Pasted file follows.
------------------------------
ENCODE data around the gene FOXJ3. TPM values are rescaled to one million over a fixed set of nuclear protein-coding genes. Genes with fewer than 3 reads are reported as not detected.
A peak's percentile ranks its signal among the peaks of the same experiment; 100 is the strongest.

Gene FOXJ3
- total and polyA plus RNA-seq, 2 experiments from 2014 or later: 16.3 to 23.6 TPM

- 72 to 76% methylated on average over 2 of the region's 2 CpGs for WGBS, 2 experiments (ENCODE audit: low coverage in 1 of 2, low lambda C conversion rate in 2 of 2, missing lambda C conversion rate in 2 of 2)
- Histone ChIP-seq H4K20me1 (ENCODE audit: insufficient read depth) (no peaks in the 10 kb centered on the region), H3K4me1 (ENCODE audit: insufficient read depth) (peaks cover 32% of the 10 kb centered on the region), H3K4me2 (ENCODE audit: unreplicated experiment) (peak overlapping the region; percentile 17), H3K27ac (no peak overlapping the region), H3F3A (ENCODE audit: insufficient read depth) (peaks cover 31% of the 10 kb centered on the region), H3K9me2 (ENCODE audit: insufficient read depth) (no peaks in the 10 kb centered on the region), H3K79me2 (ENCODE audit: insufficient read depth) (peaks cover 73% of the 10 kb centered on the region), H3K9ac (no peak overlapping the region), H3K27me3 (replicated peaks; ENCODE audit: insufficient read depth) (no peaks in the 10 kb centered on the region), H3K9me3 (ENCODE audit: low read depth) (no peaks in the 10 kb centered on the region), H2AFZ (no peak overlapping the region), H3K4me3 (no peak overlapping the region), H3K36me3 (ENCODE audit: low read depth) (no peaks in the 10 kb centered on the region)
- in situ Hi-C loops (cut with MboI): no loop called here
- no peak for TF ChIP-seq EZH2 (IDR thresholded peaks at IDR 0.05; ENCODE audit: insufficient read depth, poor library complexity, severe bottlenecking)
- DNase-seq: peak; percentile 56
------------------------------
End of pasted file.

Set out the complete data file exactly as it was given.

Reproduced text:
ENCODE data around the gene FOXJ3. TPM values are rescaled to one million over a fixed set of nuclear protein-coding genes. Genes with fewer than 3 reads are reported as not detected.
A peak's percentile ranks its signal among the peaks of the same experiment; 100 is the strongest.

Gene FOXJ3
- total and polyA plus RNA-seq, 2 experiments from 2014 or later: 16.3 to 23.6 TPM

- 72 to 76% methylated on average over 2 of the region's 2 CpGs for WGBS, 2 experiments (ENCODE audit: low coverage in 1 of 2, low lambda C conversion rate in 2 of 2, missing lambda C conversion rate in 2 of 2)
- Histone ChIP-seq H4K20me1 (ENCODE audit: insufficient read depth) (no peaks in the 10 kb centered on the region), H3K4me1 (ENCODE audit: insufficient read depth) (peaks cover 32% of the 10 kb centered on the region), H3K4me2 (ENCODE audit: unreplicated experiment) (peak overlapping the region; percentile 17), H3K27ac (no peak overlapping the region), H3F3A (ENCODE audit: insufficient read depth) (peaks cover 31% of the 10 kb centered on the region), H3K9me2 (ENCODE audit: insufficient read depth) (no peaks in the 10 kb centered on the region), H3K79me2 (ENCODE audit: insufficient read depth) (peaks cover 73% of the 10 kb centered on the region), H3K9ac (no peak overlapping the region), H3K27me3 (replicated peaks; ENCODE audit: insufficient read depth) (no peaks in the 10 kb centered on the region), H3K9me3 (ENCODE audit: low read depth) (no peaks in the 10 kb centered on the region), H2AFZ (no peak overlapping the region), H3K4me3 (no peak overlapping the region), H3K36me3 (ENCODE audit: low read depth) (no peaks in the 10 kb centered on the region)
- in situ Hi-C loops (cut with MboI): no loop called here
- no peak for TF ChIP-seq EZH2 (IDR thresholded peaks at IDR 0.05; ENCODE audit: insufficient read depth, poor library complexity, severe bottlenecking)
- DNase-seq: peak; percentile 56